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In coding theory, the Singleton bound, named after Richard Collom Singleton, is a relatively crude upper bound on the size of an arbitrary block code with block length , size and minimum distance .

Statement of the boundEdit

The minimum distance of a set   of codewords of length   is defined as


where   is the Hamming distance between   and  . The expression   represents the maximum number of possible codewords in a  -ary block code of length   and minimum distance  .

Then the Singleton bound states that



First observe that the number of  -ary words of length   is  , since each letter in such a word may take one of   different values, independently of the remaining letters.

Now let   be an arbitrary  -ary block code of minimum distance  . Clearly, all codewords   are distinct. If we puncture the code by deleting the first   letters of each codeword, then all resulting codewords must still be pairwise different, since all of the original codewords in   have Hamming distance at least   from each other. Thus the size of the altered code is the same as the original code.

The newly obtained codewords each have length


and thus, there can be at most   of them. Since   was arbitrary, this bound must hold for the largest possible code with these parameters, thus:[1]


Linear codesEdit

If   is a linear code with block length  , dimension   and minimum distance   over the finite field with   elements, then the maximum number of codewords is   and the Singleton bound implies:


so that


which is usually written as[2]


In the linear code case a different proof of the Singleton bound can be obtained by observing that rank of the parity check matrix is  .[3] Another simple proof follows from observing that the rows of any generator matrix in standard form have weight at most  .


The usual citation given for this result is Singleton (1964), but according to Welsh (1988, p. 72) the result can be found in a 1953 paper of Komamiya.[4]

MDS codesEdit

Linear block codes that achieve equality in the Singleton bound are called MDS (maximum distance separable) codes. Examples of such codes include codes that have only two codewords (the all-zero word and the all-one word, having thus minimum distance  ), codes that use the whole of   (minimum distance 1), codes with a single parity symbol (minimum distance 2) and their dual codes. These are often called trivial MDS codes.

In the case of binary alphabets, only trivial MDS codes exist.[5][6]

Examples of non-trivial MDS codes include Reed-Solomon codes and their extended versions.[7][8]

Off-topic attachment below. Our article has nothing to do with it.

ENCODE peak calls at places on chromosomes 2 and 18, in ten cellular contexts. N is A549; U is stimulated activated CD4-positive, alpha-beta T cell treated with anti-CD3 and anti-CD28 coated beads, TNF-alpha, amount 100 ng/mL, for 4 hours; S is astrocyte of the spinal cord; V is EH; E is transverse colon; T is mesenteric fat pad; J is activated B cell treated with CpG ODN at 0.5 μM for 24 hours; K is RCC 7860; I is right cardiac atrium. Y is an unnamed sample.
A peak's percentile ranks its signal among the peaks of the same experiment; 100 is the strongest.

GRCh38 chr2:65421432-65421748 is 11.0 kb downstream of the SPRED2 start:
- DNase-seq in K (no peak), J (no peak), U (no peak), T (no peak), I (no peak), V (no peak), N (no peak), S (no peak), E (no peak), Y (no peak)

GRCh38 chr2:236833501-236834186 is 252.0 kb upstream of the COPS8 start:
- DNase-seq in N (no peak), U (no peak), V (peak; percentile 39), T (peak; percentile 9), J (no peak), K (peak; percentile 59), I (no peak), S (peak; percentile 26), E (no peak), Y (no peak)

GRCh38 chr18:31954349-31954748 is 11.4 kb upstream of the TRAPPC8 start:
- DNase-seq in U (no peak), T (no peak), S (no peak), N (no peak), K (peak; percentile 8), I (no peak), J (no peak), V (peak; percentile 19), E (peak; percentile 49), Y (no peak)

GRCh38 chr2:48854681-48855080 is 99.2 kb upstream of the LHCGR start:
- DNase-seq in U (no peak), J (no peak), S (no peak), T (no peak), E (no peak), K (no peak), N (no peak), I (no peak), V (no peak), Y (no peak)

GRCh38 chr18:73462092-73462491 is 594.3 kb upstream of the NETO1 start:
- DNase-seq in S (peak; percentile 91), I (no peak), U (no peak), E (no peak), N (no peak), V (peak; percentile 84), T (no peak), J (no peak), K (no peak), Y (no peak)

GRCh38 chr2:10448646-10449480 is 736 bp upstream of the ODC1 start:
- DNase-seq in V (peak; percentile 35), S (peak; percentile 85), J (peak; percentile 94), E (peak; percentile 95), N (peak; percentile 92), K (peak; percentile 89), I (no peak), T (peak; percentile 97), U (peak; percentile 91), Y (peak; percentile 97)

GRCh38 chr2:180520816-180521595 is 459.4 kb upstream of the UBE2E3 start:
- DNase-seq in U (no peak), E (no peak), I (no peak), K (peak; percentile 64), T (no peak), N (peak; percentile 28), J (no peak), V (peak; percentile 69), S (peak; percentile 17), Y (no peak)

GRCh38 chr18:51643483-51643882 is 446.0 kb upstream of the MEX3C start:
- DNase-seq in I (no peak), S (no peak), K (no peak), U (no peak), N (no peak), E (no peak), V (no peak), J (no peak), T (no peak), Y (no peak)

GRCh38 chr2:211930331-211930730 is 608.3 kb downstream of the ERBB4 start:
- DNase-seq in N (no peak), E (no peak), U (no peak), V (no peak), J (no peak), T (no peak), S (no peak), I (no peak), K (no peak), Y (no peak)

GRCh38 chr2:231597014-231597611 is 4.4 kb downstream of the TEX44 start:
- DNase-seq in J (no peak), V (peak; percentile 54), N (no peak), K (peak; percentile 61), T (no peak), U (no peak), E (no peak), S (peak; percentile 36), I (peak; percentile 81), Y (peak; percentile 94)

MDS codes are an important class of block codes since, for a fixed   and  , they have the greatest error correcting and detecting capabilities. There are several ways to characterize MDS codes:[9]

Theorem: Let   be a linear [ ] code over  . The following are equivalent:
  •   is an MDS code.
  • Any   columns of a generator matrix for   are linearly independent.
  • Any   columns of a parity check matrix for   are linearly independent.
  •   is an MDS code.
  • If   is a generator matrix for   in standard form, then every square submatrix of   is nonsingular.
  • Given any   coordinate positions, there is a (minimum weight) codeword whose support is precisely these positions.

The last of these characterizations permits, by using the MacWilliams identities, an explicit formula for the complete weight distribution of an MDS code.[10]

Theorem: Let   be a linear [ ] MDS code over  . If   denotes the number of codewords in   of weight  , then

Arcs in projective geometryEdit

The linear independence of the columns of a generator matrix of an MDS code permits a construction of MDS codes from objects in finite projective geometry. Let   be the finite projective space of (geometric) dimension   over the finite field  . Let   be a set of points in this projective space represented with homogeneous coordinates. Form the   matrix   whose columns are the homogeneous coordinates of these points. Then,[11]

Theorem:   is a (spatial)  -arc if and only if   is the generator matrix of an   MDS code over  .

See alsoEdit


  1. ^ Ling & Xing 2004, p. 93
  2. ^ Roman 1992, p. 175
  3. ^ Pless 1998, p. 26
  4. ^ Komamiya, Y. (1953), "Application of logical mathematics to information theory", Proc. 3rd Japan. Nat. Cong. Appl. Math.: 437
  5. ^ Vermani 1996, Proposition 9.2
  6. ^ Ling & Xing 2004, p. 94 Remark 5.4.7
  7. ^ MacWilliams & Sloane 1977, Ch. 11
  8. ^ Ling & Xing 2004, p. 94
  9. ^ Roman 1992, p. 237, Theorem 5.3.7
  10. ^ Roman 1992, p. 240
  11. ^ Bruen, A.A.; Thas, J.A.; Blokhuis, A. (1988), "On M.D.S. codes, arcs in PG(n,q), with q even, and a solution of three fundamental problems of B. Segre", Invent. Math., 92: 441–459, doi:10.1007/bf01393742


Further readingEdit